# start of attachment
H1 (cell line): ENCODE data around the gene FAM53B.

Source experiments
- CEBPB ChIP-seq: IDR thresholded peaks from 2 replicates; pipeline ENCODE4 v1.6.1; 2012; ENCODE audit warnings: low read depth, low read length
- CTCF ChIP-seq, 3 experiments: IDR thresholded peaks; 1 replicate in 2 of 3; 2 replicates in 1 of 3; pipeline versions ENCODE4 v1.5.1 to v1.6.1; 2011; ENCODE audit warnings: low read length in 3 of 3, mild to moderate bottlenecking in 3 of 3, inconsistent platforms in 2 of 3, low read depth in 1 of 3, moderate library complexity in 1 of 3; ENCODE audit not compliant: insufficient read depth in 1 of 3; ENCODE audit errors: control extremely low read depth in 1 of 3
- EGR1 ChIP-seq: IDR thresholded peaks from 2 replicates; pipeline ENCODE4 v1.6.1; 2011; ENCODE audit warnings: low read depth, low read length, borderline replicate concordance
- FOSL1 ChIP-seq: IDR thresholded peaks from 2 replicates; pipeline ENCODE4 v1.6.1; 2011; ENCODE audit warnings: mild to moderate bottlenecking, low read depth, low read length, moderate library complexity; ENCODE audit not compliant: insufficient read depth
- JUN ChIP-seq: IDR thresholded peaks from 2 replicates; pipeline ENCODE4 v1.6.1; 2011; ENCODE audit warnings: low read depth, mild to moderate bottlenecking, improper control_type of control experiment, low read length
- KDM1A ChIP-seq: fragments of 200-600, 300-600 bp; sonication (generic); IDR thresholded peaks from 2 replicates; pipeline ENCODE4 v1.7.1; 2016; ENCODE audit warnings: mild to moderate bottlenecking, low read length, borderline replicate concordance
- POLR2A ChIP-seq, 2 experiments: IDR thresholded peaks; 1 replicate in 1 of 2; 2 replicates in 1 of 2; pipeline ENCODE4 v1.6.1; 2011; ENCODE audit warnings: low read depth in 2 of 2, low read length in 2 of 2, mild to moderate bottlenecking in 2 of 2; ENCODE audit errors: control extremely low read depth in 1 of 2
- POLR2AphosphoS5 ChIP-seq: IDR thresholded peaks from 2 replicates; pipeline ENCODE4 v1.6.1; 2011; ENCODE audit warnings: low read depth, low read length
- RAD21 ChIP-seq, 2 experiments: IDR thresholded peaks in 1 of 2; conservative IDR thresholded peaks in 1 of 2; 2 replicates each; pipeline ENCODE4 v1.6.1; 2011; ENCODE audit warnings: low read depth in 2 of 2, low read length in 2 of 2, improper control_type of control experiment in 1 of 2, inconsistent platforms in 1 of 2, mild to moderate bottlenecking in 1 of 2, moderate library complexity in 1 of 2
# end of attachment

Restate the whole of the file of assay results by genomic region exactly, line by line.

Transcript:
H1 (cell line): ENCODE data around the gene FAM53B.

Source experiments
- CEBPB ChIP-seq: IDR thresholded peaks from 2 replicates; pipeline ENCODE4 v1.6.1; 2012; ENCODE audit warnings: low read depth, low read length
- CTCF ChIP-seq, 3 experiments: IDR thresholded peaks; 1 replicate in 2 of 3; 2 replicates in 1 of 3; pipeline versions ENCODE4 v1.5.1 to v1.6.1; 2011; ENCODE audit warnings: low read length in 3 of 3, mild to moderate bottlenecking in 3 of 3, inconsistent platforms in 2 of 3, low read depth in 1 of 3, moderate library complexity in 1 of 3; ENCODE audit not compliant: insufficient read depth in 1 of 3; ENCODE audit errors: control extremely low read depth in 1 of 3
- EGR1 ChIP-seq: IDR thresholded peaks from 2 replicates; pipeline ENCODE4 v1.6.1; 2011; ENCODE audit warnings: low read depth, low read length, borderline replicate concordance
- FOSL1 ChIP-seq: IDR thresholded peaks from 2 replicates; pipeline ENCODE4 v1.6.1; 2011; ENCODE audit warnings: mild to moderate bottlenecking, low read depth, low read length, moderate library complexity; ENCODE audit not compliant: insufficient read depth
- JUN ChIP-seq: IDR thresholded peaks from 2 replicates; pipeline ENCODE4 v1.6.1; 2011; ENCODE audit warnings: low read depth, mild to moderate bottlenecking, improper control_type of control experiment, low read length
- KDM1A ChIP-seq: fragments of 200-600, 300-600 bp; sonication (generic); IDR thresholded peaks from 2 replicates; pipeline ENCODE4 v1.7.1; 2016; ENCODE audit warnings: mild to moderate bottlenecking, low read length, borderline replicate concordance
- POLR2A ChIP-seq, 2 experiments: IDR thresholded peaks; 1 replicate in 1 of 2; 2 replicates in 1 of 2; pipeline ENCODE4 v1.6.1; 2011; ENCODE audit warnings: low read depth in 2 of 2, low read length in 2 of 2, mild to moderate bottlenecking in 2 of 2; ENCODE audit errors: control extremely low read depth in 1 of 2
- POLR2AphosphoS5 ChIP-seq: IDR thresholded peaks from 2 replicates; pipeline ENCODE4 v1.6.1; 2011; ENCODE audit warnings: low read depth, low read length
- RAD21 ChIP-seq, 2 experiments: IDR thresholded peaks in 1 of 2; conservative IDR thresholded peaks in 1 of 2; 2 replicates each; pipeline ENCODE4 v1.6.1; 2011; ENCODE audit warnings: low read depth in 2 of 2, low read length in 2 of 2, improper control_type of control experiment in 1 of 2, inconsistent platforms in 1 of 2, mild to moderate bottlenecking in 1 of 2, moderate library complexity in 1 of 2